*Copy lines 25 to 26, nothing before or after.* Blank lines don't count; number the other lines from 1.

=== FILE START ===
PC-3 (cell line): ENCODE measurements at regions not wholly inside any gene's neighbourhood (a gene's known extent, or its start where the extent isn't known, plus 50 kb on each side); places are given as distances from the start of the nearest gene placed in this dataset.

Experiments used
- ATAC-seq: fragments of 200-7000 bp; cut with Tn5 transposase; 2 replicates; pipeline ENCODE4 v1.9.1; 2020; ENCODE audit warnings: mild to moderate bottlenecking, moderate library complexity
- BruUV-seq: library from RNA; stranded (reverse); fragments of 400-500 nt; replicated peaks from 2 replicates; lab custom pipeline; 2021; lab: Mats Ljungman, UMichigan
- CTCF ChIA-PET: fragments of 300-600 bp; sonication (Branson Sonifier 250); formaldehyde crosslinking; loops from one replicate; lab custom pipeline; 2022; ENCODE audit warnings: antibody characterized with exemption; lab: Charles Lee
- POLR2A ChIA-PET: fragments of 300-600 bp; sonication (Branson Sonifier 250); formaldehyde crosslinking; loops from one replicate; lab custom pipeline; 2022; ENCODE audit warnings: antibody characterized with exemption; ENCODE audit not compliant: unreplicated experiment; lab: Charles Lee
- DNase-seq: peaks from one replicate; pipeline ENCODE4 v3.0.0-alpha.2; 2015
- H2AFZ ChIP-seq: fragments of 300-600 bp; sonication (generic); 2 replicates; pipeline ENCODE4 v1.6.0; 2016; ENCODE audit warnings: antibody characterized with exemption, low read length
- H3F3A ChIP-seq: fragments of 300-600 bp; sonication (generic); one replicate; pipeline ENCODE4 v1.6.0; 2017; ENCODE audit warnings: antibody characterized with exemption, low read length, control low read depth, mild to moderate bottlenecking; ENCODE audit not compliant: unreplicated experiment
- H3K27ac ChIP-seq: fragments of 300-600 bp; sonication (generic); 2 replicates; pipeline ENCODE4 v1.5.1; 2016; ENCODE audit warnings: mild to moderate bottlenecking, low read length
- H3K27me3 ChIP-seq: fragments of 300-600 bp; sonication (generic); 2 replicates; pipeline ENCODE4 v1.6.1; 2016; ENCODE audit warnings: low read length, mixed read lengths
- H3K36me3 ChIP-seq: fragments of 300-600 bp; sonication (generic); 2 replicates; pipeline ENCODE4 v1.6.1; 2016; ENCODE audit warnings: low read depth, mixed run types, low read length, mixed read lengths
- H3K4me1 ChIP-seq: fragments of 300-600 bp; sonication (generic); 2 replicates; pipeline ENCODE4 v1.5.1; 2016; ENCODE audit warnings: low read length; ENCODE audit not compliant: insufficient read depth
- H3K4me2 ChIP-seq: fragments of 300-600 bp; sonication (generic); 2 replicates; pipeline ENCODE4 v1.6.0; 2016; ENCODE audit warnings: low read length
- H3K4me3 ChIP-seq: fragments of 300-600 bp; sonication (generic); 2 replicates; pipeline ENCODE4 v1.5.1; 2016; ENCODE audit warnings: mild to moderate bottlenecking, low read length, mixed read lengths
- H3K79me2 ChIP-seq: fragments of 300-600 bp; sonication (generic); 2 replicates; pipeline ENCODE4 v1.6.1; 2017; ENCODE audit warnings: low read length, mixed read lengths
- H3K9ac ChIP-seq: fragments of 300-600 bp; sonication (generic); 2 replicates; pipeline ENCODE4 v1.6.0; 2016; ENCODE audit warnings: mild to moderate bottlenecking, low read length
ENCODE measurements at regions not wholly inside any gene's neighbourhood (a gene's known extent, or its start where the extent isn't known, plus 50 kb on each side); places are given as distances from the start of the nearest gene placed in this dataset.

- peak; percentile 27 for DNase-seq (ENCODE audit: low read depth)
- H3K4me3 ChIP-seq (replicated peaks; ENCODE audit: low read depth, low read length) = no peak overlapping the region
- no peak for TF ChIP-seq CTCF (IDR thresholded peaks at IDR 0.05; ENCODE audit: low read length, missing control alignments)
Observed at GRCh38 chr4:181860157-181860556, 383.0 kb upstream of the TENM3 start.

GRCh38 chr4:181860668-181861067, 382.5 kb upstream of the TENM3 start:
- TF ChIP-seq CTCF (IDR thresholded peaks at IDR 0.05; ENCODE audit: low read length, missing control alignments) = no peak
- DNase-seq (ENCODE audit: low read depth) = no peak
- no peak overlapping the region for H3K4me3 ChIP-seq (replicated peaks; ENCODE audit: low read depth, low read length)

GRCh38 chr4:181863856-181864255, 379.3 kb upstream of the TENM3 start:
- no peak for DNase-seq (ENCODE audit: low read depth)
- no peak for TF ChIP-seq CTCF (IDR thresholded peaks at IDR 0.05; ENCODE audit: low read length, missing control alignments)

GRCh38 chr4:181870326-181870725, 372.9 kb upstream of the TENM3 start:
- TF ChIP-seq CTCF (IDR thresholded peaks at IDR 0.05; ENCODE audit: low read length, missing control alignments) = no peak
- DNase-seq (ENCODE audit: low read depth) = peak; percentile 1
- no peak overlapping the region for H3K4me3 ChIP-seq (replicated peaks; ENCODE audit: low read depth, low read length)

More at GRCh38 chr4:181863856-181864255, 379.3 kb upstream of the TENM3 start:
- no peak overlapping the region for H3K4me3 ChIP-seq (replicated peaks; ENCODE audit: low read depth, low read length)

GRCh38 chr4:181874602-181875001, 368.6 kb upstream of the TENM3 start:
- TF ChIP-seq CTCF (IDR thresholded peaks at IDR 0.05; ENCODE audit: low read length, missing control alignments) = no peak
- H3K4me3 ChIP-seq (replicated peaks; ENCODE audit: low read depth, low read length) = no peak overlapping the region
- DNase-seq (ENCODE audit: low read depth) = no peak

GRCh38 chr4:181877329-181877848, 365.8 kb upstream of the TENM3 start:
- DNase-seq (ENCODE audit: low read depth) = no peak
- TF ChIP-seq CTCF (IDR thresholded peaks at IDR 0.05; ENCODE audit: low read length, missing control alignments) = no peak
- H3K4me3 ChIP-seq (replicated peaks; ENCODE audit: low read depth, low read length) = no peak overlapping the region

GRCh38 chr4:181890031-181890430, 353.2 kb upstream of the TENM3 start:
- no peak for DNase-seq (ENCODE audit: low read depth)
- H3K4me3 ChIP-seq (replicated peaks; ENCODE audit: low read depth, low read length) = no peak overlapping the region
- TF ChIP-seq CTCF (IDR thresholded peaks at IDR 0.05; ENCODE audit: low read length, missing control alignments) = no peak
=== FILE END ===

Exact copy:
- DNase-seq (ENCODE audit: low read depth) = no peak
- no peak overlapping the region for H3K4me3 ChIP-seq (replicated peaks; ENCODE audit: low read depth, low read length)